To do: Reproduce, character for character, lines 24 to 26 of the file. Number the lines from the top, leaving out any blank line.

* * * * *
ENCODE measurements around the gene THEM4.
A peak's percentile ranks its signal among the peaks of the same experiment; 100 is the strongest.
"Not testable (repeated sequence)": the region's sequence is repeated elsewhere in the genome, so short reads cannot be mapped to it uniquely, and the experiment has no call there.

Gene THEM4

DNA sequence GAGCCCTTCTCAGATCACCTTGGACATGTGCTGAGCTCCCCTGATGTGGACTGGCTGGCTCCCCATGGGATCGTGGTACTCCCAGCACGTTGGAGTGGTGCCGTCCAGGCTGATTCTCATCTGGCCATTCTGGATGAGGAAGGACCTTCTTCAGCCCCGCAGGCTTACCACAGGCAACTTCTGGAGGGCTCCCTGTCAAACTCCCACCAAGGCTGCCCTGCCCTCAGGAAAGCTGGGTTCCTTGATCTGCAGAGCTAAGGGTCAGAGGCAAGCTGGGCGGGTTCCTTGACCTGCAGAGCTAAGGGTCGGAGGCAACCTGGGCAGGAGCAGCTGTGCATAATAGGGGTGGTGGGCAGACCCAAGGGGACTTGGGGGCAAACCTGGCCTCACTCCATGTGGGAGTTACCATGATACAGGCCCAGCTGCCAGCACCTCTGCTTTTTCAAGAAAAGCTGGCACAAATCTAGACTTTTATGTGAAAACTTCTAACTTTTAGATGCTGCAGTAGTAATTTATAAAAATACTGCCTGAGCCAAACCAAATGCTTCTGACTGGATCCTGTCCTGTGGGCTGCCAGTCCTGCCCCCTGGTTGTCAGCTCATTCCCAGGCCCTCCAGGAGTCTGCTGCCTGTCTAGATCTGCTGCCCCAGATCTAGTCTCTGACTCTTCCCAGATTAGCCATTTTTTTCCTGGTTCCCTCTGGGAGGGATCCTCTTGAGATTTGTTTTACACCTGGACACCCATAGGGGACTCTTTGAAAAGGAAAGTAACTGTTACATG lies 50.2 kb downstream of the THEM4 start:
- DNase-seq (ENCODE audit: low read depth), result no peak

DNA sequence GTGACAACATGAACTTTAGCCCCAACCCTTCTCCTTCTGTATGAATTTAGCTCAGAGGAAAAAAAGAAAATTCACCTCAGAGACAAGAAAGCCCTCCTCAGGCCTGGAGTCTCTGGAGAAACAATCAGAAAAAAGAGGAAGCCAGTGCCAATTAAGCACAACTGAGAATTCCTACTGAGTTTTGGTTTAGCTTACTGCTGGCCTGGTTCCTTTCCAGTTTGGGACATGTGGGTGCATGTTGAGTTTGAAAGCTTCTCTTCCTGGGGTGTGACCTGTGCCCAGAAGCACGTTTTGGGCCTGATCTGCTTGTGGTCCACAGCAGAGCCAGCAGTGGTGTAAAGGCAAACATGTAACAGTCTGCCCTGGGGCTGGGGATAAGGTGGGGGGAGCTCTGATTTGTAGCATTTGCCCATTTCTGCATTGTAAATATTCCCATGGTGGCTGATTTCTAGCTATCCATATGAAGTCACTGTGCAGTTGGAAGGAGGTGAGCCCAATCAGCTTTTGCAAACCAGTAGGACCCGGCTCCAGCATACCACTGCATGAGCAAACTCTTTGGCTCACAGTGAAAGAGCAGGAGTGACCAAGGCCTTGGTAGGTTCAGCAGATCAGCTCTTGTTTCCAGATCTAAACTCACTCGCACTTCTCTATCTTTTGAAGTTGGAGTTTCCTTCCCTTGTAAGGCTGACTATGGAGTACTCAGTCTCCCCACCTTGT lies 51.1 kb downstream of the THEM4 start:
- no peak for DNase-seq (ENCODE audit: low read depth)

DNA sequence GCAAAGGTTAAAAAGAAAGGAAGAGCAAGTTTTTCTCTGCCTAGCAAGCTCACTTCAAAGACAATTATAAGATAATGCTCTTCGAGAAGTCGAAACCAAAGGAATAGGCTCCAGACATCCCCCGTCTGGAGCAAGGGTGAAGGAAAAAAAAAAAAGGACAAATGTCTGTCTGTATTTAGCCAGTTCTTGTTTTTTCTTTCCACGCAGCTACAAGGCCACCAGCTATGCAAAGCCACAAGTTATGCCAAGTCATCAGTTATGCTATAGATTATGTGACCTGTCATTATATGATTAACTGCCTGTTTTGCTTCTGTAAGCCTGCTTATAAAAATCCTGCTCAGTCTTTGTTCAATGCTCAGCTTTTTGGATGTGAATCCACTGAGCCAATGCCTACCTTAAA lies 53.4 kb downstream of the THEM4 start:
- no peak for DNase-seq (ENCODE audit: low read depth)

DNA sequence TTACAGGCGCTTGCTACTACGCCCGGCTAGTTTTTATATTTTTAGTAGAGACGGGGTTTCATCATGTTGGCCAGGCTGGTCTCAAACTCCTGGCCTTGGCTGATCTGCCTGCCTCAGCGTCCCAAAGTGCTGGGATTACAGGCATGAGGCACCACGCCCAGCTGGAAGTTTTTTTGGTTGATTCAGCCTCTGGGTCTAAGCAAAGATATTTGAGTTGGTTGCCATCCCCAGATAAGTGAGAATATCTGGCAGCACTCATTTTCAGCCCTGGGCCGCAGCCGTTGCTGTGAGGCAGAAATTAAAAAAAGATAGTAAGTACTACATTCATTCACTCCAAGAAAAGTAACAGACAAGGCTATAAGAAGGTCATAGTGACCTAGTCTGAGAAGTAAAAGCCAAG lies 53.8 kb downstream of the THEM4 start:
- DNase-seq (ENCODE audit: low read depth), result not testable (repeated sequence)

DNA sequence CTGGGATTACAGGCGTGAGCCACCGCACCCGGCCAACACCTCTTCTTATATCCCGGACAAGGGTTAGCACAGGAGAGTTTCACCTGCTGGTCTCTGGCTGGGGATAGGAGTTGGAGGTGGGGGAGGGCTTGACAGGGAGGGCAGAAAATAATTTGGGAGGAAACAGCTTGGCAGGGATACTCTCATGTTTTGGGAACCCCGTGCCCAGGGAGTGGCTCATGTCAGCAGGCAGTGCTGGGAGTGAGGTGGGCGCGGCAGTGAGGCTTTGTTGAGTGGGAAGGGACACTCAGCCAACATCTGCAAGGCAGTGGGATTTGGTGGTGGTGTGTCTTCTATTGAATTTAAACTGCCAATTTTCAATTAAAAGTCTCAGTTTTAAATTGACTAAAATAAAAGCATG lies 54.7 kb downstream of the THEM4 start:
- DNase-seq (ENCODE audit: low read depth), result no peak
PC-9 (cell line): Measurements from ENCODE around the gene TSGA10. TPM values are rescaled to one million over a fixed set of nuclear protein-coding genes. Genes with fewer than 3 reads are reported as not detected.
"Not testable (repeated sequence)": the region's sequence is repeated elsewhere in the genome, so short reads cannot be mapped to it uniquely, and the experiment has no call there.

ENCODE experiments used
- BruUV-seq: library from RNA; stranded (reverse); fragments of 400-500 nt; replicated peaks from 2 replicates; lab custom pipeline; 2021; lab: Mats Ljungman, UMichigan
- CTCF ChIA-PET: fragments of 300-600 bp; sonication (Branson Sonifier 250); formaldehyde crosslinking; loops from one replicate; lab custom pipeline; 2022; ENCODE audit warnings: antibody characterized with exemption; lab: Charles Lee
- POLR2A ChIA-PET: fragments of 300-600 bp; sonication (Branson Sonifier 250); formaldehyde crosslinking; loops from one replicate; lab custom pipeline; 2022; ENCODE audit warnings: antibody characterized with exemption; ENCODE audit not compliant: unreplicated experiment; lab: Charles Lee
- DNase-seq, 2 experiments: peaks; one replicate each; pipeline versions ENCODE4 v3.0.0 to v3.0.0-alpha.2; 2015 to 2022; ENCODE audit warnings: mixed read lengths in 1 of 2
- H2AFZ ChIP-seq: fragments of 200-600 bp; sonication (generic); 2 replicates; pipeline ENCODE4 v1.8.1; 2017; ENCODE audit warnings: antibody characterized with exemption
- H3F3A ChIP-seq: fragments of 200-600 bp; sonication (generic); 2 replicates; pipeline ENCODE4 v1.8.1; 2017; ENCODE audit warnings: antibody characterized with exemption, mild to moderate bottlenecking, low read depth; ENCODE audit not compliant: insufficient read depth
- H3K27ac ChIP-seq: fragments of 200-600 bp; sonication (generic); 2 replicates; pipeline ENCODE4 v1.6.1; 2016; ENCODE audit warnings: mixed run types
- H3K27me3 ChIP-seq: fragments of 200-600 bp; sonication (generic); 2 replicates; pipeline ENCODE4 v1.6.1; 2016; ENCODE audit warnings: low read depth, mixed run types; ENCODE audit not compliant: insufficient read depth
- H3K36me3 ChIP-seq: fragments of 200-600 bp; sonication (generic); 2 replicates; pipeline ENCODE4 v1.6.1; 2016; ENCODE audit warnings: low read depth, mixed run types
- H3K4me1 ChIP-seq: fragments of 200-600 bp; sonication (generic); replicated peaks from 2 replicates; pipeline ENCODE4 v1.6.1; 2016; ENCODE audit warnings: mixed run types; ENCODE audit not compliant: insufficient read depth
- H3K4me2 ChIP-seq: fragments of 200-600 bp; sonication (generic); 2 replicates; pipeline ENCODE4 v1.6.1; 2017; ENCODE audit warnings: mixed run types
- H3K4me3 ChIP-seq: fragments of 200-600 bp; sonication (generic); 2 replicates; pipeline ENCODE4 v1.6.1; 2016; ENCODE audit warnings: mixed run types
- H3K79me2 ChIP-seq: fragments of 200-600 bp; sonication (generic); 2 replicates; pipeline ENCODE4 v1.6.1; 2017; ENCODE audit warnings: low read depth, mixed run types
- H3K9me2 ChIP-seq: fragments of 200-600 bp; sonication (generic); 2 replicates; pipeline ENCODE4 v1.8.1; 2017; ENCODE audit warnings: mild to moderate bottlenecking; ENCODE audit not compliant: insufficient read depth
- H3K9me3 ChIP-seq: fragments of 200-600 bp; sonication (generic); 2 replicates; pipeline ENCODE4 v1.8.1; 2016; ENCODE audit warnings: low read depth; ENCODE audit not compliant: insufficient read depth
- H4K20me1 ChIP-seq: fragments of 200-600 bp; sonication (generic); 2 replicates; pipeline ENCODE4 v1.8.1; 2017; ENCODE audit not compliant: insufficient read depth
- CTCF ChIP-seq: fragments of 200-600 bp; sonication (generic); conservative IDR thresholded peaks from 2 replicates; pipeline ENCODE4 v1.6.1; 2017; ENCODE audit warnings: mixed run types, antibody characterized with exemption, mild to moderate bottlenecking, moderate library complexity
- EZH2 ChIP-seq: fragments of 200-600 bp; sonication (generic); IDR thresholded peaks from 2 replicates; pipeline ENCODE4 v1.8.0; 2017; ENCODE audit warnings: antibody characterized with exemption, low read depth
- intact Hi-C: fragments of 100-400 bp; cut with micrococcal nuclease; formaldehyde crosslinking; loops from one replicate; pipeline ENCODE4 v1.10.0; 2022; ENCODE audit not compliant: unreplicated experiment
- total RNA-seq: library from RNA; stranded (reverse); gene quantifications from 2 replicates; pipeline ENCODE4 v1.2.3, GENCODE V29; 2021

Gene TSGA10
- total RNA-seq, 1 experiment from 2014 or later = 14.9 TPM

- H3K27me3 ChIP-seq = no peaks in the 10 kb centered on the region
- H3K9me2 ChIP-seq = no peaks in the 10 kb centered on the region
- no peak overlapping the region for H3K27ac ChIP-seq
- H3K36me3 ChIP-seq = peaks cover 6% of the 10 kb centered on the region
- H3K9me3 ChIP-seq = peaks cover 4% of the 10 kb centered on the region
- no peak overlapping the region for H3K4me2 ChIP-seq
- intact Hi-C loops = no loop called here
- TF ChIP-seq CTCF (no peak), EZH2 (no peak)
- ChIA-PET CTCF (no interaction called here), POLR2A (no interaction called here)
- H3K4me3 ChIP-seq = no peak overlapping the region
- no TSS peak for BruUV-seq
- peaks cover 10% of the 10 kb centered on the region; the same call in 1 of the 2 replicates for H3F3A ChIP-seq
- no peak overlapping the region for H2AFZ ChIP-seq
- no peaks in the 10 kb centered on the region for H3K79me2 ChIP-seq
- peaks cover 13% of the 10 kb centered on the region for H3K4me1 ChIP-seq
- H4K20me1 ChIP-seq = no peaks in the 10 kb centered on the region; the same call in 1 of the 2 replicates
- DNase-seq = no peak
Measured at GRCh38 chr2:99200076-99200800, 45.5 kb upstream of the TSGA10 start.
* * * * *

- H3K27ac ChIP-seq: fragments of 200-600 bp; sonication (generic); 2 replicates; pipeline ENCODE4 v1.6.1; 2016; ENCODE audit warnings: mixed run types
- H3K27me3 ChIP-seq: fragments of 200-600 bp; sonication (generic); 2 replicates; pipeline ENCODE4 v1.6.1; 2016; ENCODE audit warnings: low read depth, mixed run types; ENCODE audit not compliant: insufficient read depth
- H3K36me3 ChIP-seq: fragments of 200-600 bp; sonication (generic); 2 replicates; pipeline ENCODE4 v1.6.1; 2016; ENCODE audit warnings: low read depth, mixed run types